- Actively call CompactRange to delete the oplogs. With such optimization, only very few I/Os are generated for the oplog clean-up.
Applicable Scenarios of MongoRocks
Currently, MongoRocks is widely used in the industry. For example, cached cold data and WeChat billing cold data within Tencent are stored with the MongoRocks engine.
- Scenarios that require minimal latency and glitches
Practice shows that the performance of the WiredTiger engine is excellent when its cache size is larger than the index size; however, the database will trigger eviction if the index is not completely in the memory. In this case, the request delay will increase significantly. In contrast, MongoRocks has a much more stable performance.
- Multi-table scenarios
In the WiredTiger engine, each table and index is stored as a single file. When there are too many tables, a large number of small files will be generated on the disk, which will seriously compromise performance. Practical experience shows that the performance of the database will deteriorate when the number of collections reaches several thousand. In contrast, the MongoRocks engine does not create a file for each table, which avoids this problem.
- Cold data storage scenario
For cost considerations, cold data is usually stored on inexpensive storage media such as SATA. The performance of the WiredTiger engine on HDDs is not satisfactory either, especially in the case of eviction. By contrast, the MongoRocks engine converts random writes of I/O to sequential writes, which is very friendly to HDDs.
WiredTiger has a typical B-tree structure.
CPU: Intel Xeon 2.3 GHz, 24 cores
Memory: 50 GB Cache
Version: MongoDB v3.2, WiredTiger engine, and MongoRocks engine
|Disk capacity consumption
||Test model: compare the size of disk data files after writing 500 GB of documents (each 500 B in size).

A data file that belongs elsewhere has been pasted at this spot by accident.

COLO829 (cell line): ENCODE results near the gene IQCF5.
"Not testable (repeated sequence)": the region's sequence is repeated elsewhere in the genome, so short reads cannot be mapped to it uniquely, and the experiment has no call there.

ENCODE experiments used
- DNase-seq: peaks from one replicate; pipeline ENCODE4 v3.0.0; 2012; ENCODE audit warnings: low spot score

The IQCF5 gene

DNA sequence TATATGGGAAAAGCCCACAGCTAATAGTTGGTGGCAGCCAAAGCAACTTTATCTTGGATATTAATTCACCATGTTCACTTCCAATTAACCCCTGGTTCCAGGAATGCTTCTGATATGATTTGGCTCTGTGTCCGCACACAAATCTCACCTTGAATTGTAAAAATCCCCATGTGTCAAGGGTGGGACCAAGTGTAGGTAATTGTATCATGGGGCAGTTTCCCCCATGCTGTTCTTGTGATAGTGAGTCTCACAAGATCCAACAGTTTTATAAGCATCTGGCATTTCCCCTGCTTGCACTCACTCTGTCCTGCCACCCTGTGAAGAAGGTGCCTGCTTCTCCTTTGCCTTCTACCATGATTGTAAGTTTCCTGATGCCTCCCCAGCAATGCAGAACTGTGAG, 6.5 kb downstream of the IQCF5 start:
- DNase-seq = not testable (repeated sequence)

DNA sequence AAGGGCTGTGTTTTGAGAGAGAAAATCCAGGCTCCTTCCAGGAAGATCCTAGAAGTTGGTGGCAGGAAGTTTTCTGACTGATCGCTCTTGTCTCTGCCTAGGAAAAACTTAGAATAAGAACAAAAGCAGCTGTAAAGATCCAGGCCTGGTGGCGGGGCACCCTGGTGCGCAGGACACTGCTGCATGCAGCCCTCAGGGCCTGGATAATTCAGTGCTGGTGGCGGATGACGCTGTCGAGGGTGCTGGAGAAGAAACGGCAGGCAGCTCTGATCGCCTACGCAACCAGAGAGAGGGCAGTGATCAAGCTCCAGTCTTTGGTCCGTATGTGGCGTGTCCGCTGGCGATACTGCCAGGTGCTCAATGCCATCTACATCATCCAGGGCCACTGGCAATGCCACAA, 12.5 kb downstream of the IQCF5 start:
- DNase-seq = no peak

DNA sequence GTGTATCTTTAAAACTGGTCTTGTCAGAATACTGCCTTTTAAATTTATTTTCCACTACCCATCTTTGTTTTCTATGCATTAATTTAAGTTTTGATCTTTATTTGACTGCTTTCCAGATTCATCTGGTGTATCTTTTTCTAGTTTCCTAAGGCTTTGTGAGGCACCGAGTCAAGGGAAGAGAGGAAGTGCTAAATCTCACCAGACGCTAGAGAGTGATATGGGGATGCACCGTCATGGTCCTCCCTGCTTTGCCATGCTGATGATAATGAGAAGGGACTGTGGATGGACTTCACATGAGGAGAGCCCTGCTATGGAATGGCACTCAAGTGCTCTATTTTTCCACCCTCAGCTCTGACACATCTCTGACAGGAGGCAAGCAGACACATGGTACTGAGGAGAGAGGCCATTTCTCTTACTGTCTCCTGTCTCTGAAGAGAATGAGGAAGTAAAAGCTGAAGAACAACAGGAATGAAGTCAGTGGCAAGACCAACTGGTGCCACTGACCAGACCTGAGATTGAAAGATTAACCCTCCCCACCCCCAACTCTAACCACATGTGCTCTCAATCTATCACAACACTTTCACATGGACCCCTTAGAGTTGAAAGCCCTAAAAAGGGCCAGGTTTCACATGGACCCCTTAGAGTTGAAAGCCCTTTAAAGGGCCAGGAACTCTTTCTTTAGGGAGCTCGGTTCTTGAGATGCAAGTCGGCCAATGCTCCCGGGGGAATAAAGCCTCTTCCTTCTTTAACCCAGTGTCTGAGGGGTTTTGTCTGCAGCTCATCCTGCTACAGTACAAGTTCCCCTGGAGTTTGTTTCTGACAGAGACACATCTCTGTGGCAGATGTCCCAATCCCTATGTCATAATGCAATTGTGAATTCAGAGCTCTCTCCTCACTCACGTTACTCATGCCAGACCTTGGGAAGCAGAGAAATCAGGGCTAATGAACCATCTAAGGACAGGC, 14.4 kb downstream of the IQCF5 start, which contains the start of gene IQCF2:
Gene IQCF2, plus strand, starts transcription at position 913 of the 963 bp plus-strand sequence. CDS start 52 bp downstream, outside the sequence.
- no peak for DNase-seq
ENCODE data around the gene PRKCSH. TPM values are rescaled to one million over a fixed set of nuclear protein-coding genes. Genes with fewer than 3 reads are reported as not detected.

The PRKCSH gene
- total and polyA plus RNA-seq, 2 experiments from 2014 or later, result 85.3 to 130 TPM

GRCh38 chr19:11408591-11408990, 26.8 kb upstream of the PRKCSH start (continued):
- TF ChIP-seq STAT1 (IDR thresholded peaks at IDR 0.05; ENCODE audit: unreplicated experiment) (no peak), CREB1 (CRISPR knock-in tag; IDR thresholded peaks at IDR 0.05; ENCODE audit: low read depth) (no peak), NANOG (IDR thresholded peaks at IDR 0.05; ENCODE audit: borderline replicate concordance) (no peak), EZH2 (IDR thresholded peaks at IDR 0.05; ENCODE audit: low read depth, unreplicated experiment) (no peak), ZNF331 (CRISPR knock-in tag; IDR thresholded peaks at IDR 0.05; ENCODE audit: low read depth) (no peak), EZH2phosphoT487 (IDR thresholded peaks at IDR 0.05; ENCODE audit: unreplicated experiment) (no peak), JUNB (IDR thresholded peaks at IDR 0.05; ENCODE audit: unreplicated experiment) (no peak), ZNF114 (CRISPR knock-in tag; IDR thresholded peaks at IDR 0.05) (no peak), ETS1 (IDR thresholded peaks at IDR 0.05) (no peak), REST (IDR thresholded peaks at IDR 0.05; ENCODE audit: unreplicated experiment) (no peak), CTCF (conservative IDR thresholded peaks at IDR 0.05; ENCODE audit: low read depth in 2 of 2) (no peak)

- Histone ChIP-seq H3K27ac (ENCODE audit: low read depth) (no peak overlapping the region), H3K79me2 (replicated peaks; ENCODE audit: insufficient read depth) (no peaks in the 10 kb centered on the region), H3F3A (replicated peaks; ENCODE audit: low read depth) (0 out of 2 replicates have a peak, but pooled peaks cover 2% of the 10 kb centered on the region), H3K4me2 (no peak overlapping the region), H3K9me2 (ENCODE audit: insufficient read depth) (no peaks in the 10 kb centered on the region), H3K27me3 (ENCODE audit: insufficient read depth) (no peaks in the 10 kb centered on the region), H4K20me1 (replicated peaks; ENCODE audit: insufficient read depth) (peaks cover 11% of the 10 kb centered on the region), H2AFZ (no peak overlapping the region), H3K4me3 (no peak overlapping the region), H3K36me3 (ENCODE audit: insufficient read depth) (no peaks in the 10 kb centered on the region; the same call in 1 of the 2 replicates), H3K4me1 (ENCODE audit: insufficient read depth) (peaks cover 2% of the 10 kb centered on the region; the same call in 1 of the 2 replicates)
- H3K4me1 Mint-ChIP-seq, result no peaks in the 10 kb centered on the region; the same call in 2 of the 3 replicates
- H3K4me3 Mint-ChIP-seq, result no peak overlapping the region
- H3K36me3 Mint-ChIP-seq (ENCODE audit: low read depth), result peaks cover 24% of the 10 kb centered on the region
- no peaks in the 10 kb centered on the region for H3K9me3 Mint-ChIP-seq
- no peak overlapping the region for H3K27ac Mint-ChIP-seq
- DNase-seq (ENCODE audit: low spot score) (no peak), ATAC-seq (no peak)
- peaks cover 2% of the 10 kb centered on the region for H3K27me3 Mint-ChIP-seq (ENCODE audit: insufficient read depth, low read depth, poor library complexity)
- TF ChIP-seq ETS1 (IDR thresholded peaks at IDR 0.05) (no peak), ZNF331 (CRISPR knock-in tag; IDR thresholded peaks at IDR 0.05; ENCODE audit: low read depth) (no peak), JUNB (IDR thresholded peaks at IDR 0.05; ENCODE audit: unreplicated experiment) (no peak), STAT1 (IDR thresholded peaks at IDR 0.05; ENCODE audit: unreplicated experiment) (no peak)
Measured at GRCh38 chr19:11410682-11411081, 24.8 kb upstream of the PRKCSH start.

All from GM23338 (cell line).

Conclusion: for the same data, MongoRocks consumes slightly more disk capacity than WiredTiger.
|100% read performance comparison
||Test model: read data randomly in a single collection of 500 GB data, and after the data is warmed up for 10 minutes, record the QPS value within the next 10 minutes.
Conclusion: MongoRocks is slightly better than WiredTiger in terms of read performance and has a more stable QPS in read-only scenarios.
|100% write performance comparison
||Test model: compare the writing speed within the 10 minutes after 500 GB of documents (each 500 B in size) are written.
Conclusion: MongoRocks is significantly better than WiredTiger in terms of write performance, and MongoRocks does not show the performance deterioration WiredTiger shows during the writing process.
|1:1 read/write performance comparison
||Test model: read and write with a 1:1 ratio after 500 GB of documents (each 500 B in size) are written, after the data is warmed up for 10 minutes, record the QPS value within the next 10 minutes.
Conclusion: MongoRocks and WiredTiger tie in performance in the 1:1 read/write scenario, but WiredTiger has some performance glitches.